It is easy to understand that if everybody would consume locally, the local economy would benefit from the local demand and liquidity. This is the logic behind such strategies as protectionism, mercantilism, and subsidies. Historical data show, of course, not only positive effects of these approaches but also negative aspects of protection such as lack of competition caused by the missing discipline that outside markets would force on the local producers, governmental paternalism etc.

It is strange, however, that economic discussion seems to stop at this point: nowadays most often it is taken for granted that it is impossible to have the positive effects of protecting local markets without introducing the negative ones. However, economists that listen to the plea of Kofi Anan to start rethinking development theory could try to look for approaches within another paradigm, that focuses on the positive motivations for protecting the local markets, without introducing the negative side-effects.

STRO suggests to re-open the debate on questions like: Would an import tax on specific products that can be produced locally allow deprived regions to grow step by step towards entering the world market on equal terms, gradually offering the possibility to reduce the percentage? Could the negative effects for consumers of a deprived region if they would have to buy for a period low-quality or more expensive local products be offset by the impact on economic development, and therefore in the longer run to higher quality or lower costs for the same products? Would not these kind of measures create a lot of people trying to ciromvent the measures and thus adding instability and moral erosion?

Game-theory approach

The prisoners' dilemma, in this case the one that makes consumers buy for cheapest prices even if this minimizes the future income generating effect of their purchasing power, can be very well described by game-theory.

Since economy is made up out of a total sum of individual short-term decisions, poor areas end up trapped in the outcome of this prisoners dilemma: all individuals will continue to buy externally, therefore diminishing local demand, and thus the stimulus on local entrepreneurship. Hereby, the region becomes ‘eternally' dependent on external goods and aid.

In this example, we introduce a short (and obviously extremely simplified) example on how to analyse this dilemma through a game-situation, while at the same time suggesting an innovative solution.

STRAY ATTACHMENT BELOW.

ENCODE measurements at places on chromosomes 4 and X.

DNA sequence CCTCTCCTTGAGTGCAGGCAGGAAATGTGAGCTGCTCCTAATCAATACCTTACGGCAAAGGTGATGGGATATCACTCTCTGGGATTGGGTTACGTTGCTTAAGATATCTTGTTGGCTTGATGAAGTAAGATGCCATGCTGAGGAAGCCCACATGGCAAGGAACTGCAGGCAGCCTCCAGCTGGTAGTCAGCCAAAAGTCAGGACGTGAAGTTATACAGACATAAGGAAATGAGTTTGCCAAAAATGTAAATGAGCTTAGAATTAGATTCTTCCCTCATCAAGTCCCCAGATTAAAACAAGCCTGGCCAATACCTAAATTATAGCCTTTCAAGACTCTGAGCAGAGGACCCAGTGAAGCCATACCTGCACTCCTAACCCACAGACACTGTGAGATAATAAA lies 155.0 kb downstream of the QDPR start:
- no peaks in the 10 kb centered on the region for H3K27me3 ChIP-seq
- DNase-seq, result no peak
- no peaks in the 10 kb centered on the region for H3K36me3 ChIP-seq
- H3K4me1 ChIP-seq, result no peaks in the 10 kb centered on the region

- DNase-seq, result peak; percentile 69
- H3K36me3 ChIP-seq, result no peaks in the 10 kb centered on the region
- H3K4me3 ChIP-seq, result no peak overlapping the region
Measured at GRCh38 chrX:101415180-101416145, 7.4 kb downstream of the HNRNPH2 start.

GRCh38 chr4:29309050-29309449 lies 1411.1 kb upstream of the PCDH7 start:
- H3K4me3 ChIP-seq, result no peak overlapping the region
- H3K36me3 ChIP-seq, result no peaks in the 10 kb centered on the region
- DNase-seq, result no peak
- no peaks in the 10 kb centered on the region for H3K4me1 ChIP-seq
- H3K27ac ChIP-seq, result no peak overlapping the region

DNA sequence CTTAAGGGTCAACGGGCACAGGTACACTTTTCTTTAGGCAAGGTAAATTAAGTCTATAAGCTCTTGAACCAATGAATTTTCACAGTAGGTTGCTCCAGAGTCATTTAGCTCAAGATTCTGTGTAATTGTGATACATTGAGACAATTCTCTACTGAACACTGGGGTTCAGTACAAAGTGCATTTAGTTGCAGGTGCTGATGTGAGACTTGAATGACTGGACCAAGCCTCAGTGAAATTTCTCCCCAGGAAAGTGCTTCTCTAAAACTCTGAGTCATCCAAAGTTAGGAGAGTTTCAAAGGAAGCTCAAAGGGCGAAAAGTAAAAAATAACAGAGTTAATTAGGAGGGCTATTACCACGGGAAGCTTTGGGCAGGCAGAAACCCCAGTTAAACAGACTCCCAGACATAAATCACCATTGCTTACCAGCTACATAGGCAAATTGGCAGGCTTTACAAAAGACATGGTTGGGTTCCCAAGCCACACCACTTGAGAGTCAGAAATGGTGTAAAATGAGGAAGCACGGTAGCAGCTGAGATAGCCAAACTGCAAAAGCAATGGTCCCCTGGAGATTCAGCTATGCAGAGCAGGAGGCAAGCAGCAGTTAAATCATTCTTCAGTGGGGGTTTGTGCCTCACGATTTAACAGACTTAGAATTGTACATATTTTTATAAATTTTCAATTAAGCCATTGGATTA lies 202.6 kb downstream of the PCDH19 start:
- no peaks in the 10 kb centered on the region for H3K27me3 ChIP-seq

A little game that shows the dilemma

Let's say 10 players are getting a text that gives them information on their identity:

"You are a Brazilian farmer and you need to buy a tractor. You need the tractor, but you can hardly afford it, and are looking after your own interests.

You have a choice between buying a tractor produced in your own region or a imported tractor of the same quality, let's say from China. The Chinese one costs R$ 300.000,- including importation, whilst the Brazilian one is slightly more expensive at R$ 320.000,-.

From the 300.000 spent in Brazil by you or anyone else, you will get, at some time in the future, an additional income of R$ 6.000,-. The cause of this is that the money that you or others spend in your own country, will circulate there as purchasing power, thus resulting directly or indirectly in demand for your products.

Please take a little piece of paper and write down which tractor you are going to buy."

The answers of the players are used to make an inventory of the choices being made. The outcome will not be surprising: most, if not all, farmers will decide to buy the Chinese tractor.

The result of these individual choices is well known: leaking away of circulating liquidity from local circulation and pressure on national currency. Our target in this game is to find an optimal mix in specific choices for both individual short term interests for best prize and quality as well as collective long term interests of a living local economy that provide better income (through locally circulating liquidity), while at the same time improving constantly the quality/prize-relation of the local production.